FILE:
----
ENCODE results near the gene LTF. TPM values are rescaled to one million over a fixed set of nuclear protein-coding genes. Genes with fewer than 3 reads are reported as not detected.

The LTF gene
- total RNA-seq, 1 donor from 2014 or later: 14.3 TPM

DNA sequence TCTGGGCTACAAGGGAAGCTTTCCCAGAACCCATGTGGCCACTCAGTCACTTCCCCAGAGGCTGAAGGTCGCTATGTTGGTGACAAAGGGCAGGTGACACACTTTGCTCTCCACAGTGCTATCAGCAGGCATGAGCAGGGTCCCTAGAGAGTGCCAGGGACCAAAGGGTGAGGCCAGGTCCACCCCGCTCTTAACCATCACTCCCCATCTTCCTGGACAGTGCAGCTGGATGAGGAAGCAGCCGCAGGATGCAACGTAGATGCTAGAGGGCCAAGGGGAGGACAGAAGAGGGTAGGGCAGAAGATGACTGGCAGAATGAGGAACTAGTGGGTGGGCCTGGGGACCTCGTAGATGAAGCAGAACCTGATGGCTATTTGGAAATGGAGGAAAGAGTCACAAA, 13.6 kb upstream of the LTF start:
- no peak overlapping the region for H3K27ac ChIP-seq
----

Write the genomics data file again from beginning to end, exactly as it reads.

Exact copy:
ENCODE results near the gene LTF. TPM values are rescaled to one million over a fixed set of nuclear protein-coding genes. Genes with fewer than 3 reads are reported as not detected.

The LTF gene
- total RNA-seq, 1 donor from 2014 or later: 14.3 TPM

DNA sequence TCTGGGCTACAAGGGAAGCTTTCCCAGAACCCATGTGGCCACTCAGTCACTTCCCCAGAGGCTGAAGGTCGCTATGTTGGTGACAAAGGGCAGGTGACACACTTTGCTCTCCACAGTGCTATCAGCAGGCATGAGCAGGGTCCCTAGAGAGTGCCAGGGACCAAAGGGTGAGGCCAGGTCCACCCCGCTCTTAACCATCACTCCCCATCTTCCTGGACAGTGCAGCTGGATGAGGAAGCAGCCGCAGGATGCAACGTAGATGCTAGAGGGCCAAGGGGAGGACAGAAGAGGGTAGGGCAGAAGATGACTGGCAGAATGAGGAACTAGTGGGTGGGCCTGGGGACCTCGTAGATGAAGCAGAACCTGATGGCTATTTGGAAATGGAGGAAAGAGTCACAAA, 13.6 kb upstream of the LTF start:
- no peak overlapping the region for H3K27ac ChIP-seq